Please don't misunderstand. I'm not suggesting that God's framework of "love your neighbor" eliminates personal desire. But it does reorder the emphasis of focus from ME to YOU. Something the current consent ideology cannot do.
To Christians it should come as no surprise that God's ways are best; for us individually and as a society. Let us not be swayed by "cleverly devised myths" that lead us away from the good and loving Law of God. His guidance leads us to make choices that are truly beneficial to others and to ourselves. And God's Word applies to every choice, including sexual choices, with or without our consent...
God invented sex and marriage. Christians know this, but often don't understand why such inventions are important, or how to live in them well. There is much confusion surrounding God, sex, and marriage.
Here are just a few recent headlines that indicate the confused state of our culture (and even the Church) on matters of sexuality:
Shameless: A Sexual Reformation, by Nadia Bolz-Weber
Pastors Grapple with Methodist Church's LGBTQ Stance
Human Sexuality Tops List of Subjects US Clergy Struggle to Address
Is there any clear picture of what sex and marriage are all about? Or are we doomed to continue fumbling around in the dark halls of moral relativism and pass the buck to the next generation to try and figure it out?
I believe God has spoken on this subject. And he is not ambiguous.
God is pro-sex
Because God invented sex, he is for it. In fact, the first command God gave to the first man and woman was "have sex." (Gen. 1:28) God is not some cosmic killjoy against pleasure. He made sex. He made it pleasurable. But he also made it to symbolize something far more than it has come to mean in much of our culture.
Sex is the most intimate, powerful, pleasurable union that a man and woman can experience. It creates a bond like nothing else. Chemicals are released in the brain that magnify pleasure and fortify the "imprint" of the other person. The two truly do "become one" in this intimate act.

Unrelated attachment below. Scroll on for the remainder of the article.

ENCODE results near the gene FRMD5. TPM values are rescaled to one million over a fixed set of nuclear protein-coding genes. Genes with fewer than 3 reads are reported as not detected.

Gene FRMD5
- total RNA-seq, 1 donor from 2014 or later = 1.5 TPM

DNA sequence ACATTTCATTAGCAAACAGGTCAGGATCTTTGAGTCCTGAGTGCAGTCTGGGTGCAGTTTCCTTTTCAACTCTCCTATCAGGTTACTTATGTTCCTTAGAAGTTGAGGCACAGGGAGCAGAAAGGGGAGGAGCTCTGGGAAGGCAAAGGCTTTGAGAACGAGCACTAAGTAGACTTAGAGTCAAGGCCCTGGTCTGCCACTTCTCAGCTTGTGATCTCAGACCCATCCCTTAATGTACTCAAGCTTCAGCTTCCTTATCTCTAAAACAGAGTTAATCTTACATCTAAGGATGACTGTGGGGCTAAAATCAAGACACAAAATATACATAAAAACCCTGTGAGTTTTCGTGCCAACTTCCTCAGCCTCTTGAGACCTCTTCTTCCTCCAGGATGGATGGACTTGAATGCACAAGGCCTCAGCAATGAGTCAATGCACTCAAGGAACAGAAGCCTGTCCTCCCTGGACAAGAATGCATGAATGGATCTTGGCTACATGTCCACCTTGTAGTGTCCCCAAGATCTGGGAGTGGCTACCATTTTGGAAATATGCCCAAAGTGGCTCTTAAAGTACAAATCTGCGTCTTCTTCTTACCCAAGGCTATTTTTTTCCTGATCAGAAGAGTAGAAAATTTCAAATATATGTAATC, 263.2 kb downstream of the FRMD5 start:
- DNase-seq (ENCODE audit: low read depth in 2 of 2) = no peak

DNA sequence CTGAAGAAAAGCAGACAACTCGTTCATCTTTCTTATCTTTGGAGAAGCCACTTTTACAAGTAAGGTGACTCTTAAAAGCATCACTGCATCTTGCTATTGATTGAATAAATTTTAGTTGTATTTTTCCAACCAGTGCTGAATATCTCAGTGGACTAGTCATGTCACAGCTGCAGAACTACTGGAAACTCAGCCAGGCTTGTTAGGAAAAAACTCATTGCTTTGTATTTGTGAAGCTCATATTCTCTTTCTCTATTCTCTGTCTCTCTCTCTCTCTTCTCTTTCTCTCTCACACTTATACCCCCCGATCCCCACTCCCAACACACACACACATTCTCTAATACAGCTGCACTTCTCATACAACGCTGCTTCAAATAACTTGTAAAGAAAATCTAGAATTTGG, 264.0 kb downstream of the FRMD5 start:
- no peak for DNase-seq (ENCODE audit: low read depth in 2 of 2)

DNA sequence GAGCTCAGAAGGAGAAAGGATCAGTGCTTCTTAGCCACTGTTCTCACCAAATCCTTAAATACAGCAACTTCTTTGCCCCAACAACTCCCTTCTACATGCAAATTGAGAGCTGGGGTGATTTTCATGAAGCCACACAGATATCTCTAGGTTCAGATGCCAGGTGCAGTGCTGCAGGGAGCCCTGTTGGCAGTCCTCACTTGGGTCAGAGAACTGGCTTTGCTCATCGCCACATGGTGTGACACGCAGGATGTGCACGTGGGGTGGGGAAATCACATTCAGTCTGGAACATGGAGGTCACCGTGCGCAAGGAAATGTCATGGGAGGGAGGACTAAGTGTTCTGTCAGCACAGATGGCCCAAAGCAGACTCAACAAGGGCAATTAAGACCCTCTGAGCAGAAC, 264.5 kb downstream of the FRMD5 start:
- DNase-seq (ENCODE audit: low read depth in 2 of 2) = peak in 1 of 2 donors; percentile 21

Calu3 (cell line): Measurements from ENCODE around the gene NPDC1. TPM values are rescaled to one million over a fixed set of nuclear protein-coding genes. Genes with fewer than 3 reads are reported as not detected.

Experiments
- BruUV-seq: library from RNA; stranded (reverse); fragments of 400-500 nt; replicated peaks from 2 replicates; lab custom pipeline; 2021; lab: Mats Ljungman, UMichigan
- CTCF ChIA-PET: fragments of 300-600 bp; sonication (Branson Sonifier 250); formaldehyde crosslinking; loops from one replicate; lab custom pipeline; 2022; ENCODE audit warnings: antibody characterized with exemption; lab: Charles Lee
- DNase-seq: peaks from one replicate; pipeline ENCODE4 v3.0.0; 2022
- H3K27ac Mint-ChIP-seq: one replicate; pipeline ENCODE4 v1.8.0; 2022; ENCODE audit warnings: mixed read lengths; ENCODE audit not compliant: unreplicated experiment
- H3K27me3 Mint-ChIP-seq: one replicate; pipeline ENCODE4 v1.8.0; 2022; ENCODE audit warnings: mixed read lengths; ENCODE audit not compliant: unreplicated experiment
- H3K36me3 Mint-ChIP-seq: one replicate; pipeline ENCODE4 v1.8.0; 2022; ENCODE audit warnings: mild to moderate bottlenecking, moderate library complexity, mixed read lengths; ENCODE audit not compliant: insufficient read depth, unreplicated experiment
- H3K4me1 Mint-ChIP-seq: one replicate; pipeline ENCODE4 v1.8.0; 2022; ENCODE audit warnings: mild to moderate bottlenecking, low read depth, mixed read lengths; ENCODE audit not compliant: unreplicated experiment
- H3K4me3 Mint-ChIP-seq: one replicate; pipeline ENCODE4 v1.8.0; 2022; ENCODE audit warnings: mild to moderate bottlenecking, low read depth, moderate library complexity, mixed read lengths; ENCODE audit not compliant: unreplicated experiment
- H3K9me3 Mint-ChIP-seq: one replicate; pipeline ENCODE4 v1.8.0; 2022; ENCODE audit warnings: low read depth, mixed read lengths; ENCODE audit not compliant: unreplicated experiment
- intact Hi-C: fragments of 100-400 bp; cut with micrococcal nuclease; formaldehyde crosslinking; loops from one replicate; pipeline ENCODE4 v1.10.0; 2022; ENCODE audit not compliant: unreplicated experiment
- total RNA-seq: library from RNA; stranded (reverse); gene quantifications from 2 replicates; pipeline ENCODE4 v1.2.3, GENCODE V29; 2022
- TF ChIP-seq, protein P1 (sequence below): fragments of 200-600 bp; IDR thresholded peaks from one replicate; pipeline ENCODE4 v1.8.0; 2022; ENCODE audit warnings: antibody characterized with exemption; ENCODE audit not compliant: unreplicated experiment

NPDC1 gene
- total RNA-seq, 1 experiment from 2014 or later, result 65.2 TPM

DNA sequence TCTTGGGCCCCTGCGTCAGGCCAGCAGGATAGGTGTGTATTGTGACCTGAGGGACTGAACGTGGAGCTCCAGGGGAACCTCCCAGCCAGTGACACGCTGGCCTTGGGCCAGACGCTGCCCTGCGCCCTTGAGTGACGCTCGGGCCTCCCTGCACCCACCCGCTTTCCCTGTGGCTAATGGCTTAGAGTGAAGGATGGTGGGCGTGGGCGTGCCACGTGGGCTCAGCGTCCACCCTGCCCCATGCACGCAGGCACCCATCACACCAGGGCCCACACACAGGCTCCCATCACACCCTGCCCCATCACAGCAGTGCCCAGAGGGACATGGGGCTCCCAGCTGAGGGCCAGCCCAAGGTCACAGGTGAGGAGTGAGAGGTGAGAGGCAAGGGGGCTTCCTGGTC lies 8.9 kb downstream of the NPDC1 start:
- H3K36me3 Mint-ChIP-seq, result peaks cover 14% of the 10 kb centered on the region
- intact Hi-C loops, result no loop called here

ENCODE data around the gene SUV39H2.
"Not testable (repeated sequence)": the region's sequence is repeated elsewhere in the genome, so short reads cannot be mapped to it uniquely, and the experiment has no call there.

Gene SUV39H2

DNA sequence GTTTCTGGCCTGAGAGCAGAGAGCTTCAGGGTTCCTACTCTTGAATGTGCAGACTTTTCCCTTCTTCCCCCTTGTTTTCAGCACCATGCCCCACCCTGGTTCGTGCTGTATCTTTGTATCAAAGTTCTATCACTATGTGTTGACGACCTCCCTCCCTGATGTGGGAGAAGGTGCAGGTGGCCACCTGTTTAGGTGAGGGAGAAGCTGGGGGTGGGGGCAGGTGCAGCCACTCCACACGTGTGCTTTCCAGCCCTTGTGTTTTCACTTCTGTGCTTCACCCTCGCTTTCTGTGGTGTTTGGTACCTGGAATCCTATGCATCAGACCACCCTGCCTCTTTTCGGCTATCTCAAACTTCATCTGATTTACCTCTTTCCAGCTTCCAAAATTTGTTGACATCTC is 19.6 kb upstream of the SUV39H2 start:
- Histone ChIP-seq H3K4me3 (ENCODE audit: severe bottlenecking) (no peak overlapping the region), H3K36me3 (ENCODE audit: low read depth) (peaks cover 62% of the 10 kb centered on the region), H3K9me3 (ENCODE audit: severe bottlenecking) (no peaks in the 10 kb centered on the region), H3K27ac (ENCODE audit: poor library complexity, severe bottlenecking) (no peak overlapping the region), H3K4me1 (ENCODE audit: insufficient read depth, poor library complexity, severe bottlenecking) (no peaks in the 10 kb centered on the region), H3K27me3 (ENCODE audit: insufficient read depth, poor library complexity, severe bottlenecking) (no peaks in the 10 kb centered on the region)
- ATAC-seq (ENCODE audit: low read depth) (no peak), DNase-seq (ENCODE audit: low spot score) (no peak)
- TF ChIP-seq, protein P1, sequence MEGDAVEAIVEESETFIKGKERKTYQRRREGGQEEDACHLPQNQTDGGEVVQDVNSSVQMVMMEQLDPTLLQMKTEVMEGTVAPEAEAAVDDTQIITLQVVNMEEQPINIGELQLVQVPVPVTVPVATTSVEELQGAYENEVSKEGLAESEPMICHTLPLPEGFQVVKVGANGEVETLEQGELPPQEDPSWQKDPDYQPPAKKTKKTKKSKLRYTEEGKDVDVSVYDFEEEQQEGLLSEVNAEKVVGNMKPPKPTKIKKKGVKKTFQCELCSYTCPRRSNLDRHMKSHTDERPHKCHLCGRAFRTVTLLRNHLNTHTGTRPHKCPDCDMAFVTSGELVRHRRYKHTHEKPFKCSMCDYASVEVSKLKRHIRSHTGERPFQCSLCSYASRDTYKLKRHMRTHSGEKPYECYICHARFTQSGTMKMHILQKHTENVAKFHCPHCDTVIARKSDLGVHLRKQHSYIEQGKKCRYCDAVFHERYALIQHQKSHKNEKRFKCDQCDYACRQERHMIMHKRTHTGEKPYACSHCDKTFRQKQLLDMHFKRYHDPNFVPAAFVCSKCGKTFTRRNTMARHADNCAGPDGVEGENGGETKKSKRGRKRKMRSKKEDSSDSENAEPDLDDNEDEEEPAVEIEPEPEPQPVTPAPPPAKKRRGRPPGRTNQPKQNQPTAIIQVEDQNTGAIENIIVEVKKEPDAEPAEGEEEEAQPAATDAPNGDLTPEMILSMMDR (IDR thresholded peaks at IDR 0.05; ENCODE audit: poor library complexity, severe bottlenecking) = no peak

God created this powerful connection of sex to give us a picture of the kind of powerful connection he desires with us; a oneness with our Creator. But because sex is so powerful, God made it to be a protected activity within the boundary of covenant. In other words, sex isn't casual from God's perspective. It is covenantal. That's why God also created marriage. (Gen. 2:18-24, Matt. 19:3-9)
God is pro-marriage
Marriage is the lifelong covenant between one man and one woman. God instituted this to be the context in which two become one. And sex is the consummation of this oneness. But why is marriage the exclusive relationship for sex?
The simple answer is "because God said so." (Exodus 20:14, Deut. 5:18; and God's Word is more than a sufficient answer -- it is the final authority on all matters.) But we can also see in God's design some good reasons why sexual activity is reserved only for marriage.
Health -- A single sexual partner over a lifetime virtually eliminates the possibility of sexually transmitted diseases. The exclusivity of sex in marriage protects from potential disease.
Intimacy -- Marriage is designed for a man and woman to grow together: sexually, emotionally, mentally, and spiritually. Infidelity (including porn) hinders intimacy.
Oneness -- "The two shall become one." God's design for marriage is for two to become one, not three or four or twenty. Exclusive 1-man-with-1-woman sex in marriage strengthens and deepens the bond of oneness.
Faithfulness -- Sex outside of marriage (in any form, including pornography) erodes trust. The exclusive nature of sex in marriage helps build faithfulness by each spouse "forsaking all others" in favor of unity with each other.
God is pro-love
The design of sex in marriage is deeply rooted in love. This is the heart of the metaphor God gives us in the picture of marriage: covenant love. Thus, sex is meant to be the physical expression of covenant love. And it's beautiful. It's giving. It's sacrificial. It's sacred.
But we must not mistake all sexual feelings as being love, nor think that "love" is always to be expressed in sex. We can love without being sexual. And we can certainly be sexual without loving (although, this is not God's design!). God calls his followers to love all people, but not to have sex with all people. Sex is exclusively reserved for marriage.